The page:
Do Not Disturb. I’m a big proponent of unplugging, but I’m also a realist and understand the necessity of staying connected. Make it a morning habit to only briefly check your phone for any pressing matters, then turn off your notifications or place your device on its “Do Not Disturb” setting. Distractions in the form of emails, texts and social media updates decrease your productivity while draining your mental energy. A study at George Mason University by cognitive scientist Dr. Cyrus K. Foroughi and colleagues found even small distractions cause a significant decrease in overall production and quality of work. Changing your phone settings allows you to create boundaries around your time and prioritize important tasks for the day.

Move Your Body. Don’t overcomplicate it. Be active and add simple movement to your day like push-ups, dancing, a few yoga poses, or a short walk during your lunch. Movement, or exercise, gets you out of your brain and into your body while shifting stagnant physical energy. It circulates oxygen, improves your mood, and allows you to feel more present and focused. Not just reserved for the morning, short bursts of movement throughout the day can recharge your batteries and get you over the 2 p.m. slump without a second coffee.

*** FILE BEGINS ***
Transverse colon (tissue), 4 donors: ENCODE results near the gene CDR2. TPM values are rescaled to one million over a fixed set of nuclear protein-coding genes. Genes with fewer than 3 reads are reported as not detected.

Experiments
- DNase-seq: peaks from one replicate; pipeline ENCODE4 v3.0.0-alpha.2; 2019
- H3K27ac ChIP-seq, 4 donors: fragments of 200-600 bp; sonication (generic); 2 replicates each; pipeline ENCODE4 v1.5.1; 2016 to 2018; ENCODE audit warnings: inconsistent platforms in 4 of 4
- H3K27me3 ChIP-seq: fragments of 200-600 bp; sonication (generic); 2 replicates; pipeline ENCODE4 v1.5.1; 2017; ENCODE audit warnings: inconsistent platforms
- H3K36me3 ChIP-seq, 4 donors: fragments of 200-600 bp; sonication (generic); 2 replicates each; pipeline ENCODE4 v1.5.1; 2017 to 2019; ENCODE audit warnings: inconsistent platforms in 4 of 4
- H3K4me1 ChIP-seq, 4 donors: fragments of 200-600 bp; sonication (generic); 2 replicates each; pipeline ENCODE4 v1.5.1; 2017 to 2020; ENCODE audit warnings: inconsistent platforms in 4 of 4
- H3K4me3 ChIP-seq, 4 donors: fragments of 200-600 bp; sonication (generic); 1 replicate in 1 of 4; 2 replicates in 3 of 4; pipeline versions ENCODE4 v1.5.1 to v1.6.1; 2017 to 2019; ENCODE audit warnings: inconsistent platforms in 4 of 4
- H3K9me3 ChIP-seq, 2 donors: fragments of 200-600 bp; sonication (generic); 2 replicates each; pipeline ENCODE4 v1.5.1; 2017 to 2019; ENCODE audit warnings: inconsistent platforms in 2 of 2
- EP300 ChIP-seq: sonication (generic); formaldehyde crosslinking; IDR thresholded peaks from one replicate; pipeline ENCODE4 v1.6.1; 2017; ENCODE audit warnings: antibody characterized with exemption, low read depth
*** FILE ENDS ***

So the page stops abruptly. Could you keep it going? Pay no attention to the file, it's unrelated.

Minimize Decisions With Routine. Last but not least, create a routine to decrease the number of decisions you make each morning. Wake up at the same time and find practices that help you clear your mind and start the day on a positive note. This does not have to be an elaborate 60-minute event. Your routine can be as short and simple as you’d like, but the key is to be consistent. Successful people take control of their mornings with routines to cultivate positive energy and allow a break from the decision-making process, which often depletes energy. Keep your energy high and bring your A game by setting notification boundaries to maintain your focus.